Do you dream of starting your own business?
Let me start by saying, working for myself has been one of the most fulfilling things I’ve ever experienced. It’s also been the most difficult thing I’ve ever undertaken, but more on that later.
Do you have ambitions to be your own boss? Are you tired of working for others? If so, you may be toying with the idea of setting up on your own. More and more budding entrepreneurs are making the leap and launching startups.
While failure rates are high, there are plenty of success stories out there. If you make the right calls, there’s no reason why you can’t establish a profitable business. If you’re thinking of taking the plunge, here are some essential considerations.
When you’re employed, you work to a schedule. Many of us are used to clocking on at 9am and heading home at 5pm. Some people work shifts, and others have more flexible working arrangements. Whatever your situation, you probably have a routine that you’re used to and a set number of hours per week or month.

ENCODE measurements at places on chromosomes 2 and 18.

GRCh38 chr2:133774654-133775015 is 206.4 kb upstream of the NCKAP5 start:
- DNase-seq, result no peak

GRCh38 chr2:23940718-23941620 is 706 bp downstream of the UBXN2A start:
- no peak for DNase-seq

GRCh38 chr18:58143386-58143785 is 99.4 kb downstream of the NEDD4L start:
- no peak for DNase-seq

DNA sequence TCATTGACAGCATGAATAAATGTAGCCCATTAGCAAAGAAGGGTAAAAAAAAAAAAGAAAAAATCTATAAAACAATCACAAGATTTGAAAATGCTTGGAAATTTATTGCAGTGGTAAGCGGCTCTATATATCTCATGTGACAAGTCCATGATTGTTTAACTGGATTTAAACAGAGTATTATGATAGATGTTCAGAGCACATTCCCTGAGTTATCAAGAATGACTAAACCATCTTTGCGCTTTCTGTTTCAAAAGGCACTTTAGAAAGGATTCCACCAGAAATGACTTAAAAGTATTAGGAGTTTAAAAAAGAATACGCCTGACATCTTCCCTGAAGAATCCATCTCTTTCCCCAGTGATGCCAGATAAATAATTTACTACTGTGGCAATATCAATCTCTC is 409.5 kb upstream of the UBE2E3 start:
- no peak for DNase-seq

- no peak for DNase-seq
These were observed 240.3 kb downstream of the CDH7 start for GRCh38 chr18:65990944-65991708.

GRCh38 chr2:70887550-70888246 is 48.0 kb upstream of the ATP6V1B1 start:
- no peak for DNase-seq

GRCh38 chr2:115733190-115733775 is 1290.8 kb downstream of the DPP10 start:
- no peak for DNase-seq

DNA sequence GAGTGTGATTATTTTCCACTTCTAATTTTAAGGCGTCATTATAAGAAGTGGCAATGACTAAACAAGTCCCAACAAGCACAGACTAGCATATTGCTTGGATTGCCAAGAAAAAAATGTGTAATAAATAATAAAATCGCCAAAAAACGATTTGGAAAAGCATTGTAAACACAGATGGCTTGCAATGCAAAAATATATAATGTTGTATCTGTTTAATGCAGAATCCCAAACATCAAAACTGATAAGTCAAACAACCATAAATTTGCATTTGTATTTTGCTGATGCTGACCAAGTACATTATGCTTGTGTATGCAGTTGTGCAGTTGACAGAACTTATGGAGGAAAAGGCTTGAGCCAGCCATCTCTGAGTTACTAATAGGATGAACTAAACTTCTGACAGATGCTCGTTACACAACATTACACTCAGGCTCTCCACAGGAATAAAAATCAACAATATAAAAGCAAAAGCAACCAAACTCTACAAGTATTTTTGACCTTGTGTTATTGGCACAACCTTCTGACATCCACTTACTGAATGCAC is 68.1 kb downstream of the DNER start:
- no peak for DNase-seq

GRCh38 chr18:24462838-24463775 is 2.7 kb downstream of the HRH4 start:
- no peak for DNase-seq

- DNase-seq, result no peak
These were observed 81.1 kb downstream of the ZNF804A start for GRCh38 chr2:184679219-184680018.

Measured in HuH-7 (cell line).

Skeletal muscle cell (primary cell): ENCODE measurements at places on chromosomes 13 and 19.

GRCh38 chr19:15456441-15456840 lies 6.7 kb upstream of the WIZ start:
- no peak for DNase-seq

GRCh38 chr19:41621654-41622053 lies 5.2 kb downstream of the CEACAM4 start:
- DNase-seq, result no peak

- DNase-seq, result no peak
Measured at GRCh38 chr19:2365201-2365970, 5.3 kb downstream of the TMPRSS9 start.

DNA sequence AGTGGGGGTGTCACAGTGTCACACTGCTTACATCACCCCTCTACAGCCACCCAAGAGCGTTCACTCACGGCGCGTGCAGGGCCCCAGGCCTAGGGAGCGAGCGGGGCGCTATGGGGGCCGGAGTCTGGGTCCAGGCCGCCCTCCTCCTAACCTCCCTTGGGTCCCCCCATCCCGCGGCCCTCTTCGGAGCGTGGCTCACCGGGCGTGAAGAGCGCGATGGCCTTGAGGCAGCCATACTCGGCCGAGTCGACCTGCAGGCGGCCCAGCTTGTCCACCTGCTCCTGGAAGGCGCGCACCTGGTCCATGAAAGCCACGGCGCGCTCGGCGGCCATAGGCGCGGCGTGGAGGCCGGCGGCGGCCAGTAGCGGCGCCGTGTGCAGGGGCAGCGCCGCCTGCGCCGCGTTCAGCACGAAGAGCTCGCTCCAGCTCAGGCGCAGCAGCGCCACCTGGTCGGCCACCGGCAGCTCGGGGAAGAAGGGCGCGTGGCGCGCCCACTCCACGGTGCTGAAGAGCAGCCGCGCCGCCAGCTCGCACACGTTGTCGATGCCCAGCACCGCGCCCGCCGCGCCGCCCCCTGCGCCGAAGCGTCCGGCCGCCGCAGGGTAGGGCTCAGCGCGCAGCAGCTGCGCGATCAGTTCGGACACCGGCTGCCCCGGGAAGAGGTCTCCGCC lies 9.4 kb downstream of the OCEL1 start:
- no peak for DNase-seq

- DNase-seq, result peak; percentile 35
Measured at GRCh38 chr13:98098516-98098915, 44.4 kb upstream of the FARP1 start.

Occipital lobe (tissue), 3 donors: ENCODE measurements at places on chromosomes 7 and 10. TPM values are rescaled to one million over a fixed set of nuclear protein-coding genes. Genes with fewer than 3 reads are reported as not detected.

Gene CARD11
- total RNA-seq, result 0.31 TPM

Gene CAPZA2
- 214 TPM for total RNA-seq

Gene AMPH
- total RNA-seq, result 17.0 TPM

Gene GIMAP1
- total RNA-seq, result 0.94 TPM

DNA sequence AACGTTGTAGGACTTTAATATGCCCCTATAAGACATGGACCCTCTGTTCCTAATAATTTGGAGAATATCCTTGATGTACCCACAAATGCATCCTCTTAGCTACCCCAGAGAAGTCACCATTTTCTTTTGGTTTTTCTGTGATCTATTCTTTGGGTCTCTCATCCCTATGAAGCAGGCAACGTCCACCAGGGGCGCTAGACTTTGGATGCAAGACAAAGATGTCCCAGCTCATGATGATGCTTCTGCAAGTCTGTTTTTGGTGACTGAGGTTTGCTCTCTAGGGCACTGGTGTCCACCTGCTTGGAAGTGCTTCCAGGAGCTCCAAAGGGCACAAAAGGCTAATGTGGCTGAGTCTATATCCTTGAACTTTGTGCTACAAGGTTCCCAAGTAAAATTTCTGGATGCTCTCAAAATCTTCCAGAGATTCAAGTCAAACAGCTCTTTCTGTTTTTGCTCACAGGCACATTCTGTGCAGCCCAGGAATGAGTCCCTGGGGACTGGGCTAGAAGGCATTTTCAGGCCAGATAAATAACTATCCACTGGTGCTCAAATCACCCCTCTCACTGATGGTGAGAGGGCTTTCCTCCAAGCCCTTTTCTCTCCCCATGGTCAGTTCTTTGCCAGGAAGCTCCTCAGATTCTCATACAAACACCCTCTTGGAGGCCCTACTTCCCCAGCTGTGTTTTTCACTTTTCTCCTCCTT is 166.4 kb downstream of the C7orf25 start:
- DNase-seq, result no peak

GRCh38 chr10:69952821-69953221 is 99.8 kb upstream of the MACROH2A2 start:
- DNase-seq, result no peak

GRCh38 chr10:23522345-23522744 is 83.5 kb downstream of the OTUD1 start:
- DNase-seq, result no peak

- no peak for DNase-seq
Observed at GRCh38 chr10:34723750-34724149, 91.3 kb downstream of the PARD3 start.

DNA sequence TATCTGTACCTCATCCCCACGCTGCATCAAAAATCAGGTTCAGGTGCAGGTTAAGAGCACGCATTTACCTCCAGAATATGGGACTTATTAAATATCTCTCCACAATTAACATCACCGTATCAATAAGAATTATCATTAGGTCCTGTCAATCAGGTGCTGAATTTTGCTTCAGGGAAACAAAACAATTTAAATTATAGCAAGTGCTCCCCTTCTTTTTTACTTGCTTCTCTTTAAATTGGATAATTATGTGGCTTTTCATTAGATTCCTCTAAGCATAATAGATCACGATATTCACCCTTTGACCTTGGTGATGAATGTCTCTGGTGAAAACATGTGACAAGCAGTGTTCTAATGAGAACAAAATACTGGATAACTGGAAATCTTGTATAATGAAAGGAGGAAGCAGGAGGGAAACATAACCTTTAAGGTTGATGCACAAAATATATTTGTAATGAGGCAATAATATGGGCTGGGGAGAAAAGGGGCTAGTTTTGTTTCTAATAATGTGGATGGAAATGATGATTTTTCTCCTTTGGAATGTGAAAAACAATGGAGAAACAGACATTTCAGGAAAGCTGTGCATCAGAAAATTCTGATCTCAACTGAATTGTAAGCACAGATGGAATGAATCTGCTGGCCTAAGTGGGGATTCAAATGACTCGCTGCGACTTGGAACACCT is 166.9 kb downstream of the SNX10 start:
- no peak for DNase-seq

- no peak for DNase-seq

When you set up a business of your own, it’s crucial to understand the potential impact on your time. You may have more flexibility in terms of where and when you work, but creating a new company and building a brand takes a huge amount of time. It’s not as simple as setting up a website and responding to a few emails every day.
Business owners, especially those attempting to make a fledgling startup a success, work long hours. The plus side to those long hours is that you work for you! There’s a quote (forgive me for not remembering who said it) that goes “I’d rather work 80 hours a week for myself, then 40 hours a week for someone else.” and I couldn’t agree with that saying more!
Some businesses cost a lot more to get off the ground than others, but even the simplest idea can involve a significant investment. If you don’t have enough money to set up your business, you’ll need to consider funding avenues.